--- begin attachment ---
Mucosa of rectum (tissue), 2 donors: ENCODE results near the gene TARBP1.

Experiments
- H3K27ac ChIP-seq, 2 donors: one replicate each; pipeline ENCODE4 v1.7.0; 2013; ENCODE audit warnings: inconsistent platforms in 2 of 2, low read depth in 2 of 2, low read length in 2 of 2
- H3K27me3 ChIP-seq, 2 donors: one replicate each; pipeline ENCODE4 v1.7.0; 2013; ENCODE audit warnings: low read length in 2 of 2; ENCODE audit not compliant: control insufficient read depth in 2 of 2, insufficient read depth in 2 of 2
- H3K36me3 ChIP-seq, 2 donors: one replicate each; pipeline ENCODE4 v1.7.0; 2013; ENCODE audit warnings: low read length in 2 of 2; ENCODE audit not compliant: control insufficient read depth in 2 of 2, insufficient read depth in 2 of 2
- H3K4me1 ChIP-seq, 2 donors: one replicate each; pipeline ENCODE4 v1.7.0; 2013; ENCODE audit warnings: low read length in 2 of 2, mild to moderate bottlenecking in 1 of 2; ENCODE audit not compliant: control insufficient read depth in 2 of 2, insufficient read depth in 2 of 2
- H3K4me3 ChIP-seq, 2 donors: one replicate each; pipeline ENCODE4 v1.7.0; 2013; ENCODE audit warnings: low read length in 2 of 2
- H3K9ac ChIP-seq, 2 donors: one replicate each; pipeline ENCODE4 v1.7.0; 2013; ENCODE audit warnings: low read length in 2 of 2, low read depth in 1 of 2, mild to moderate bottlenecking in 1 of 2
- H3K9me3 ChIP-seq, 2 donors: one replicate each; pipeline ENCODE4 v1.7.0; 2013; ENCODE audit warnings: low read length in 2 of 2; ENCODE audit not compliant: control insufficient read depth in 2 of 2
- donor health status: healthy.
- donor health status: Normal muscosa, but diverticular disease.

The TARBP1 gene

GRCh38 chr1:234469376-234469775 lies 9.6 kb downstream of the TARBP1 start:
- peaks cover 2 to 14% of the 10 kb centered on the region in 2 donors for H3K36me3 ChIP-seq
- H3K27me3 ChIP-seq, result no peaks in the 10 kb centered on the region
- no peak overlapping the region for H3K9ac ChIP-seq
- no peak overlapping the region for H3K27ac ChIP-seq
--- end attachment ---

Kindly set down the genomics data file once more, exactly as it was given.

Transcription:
Mucosa of rectum (tissue), 2 donors: ENCODE results near the gene TARBP1.

Experiments
- H3K27ac ChIP-seq, 2 donors: one replicate each; pipeline ENCODE4 v1.7.0; 2013; ENCODE audit warnings: inconsistent platforms in 2 of 2, low read depth in 2 of 2, low read length in 2 of 2
- H3K27me3 ChIP-seq, 2 donors: one replicate each; pipeline ENCODE4 v1.7.0; 2013; ENCODE audit warnings: low read length in 2 of 2; ENCODE audit not compliant: control insufficient read depth in 2 of 2, insufficient read depth in 2 of 2
- H3K36me3 ChIP-seq, 2 donors: one replicate each; pipeline ENCODE4 v1.7.0; 2013; ENCODE audit warnings: low read length in 2 of 2; ENCODE audit not compliant: control insufficient read depth in 2 of 2, insufficient read depth in 2 of 2
- H3K4me1 ChIP-seq, 2 donors: one replicate each; pipeline ENCODE4 v1.7.0; 2013; ENCODE audit warnings: low read length in 2 of 2, mild to moderate bottlenecking in 1 of 2; ENCODE audit not compliant: control insufficient read depth in 2 of 2, insufficient read depth in 2 of 2
- H3K4me3 ChIP-seq, 2 donors: one replicate each; pipeline ENCODE4 v1.7.0; 2013; ENCODE audit warnings: low read length in 2 of 2
- H3K9ac ChIP-seq, 2 donors: one replicate each; pipeline ENCODE4 v1.7.0; 2013; ENCODE audit warnings: low read length in 2 of 2, low read depth in 1 of 2, mild to moderate bottlenecking in 1 of 2
- H3K9me3 ChIP-seq, 2 donors: one replicate each; pipeline ENCODE4 v1.7.0; 2013; ENCODE audit warnings: low read length in 2 of 2; ENCODE audit not compliant: control insufficient read depth in 2 of 2
- donor health status: healthy.
- donor health status: Normal muscosa, but diverticular disease.

The TARBP1 gene

GRCh38 chr1:234469376-234469775 lies 9.6 kb downstream of the TARBP1 start:
- peaks cover 2 to 14% of the 10 kb centered on the region in 2 donors for H3K36me3 ChIP-seq
- H3K27me3 ChIP-seq, result no peaks in the 10 kb centered on the region
- no peak overlapping the region for H3K9ac ChIP-seq
- no peak overlapping the region for H3K27ac ChIP-seq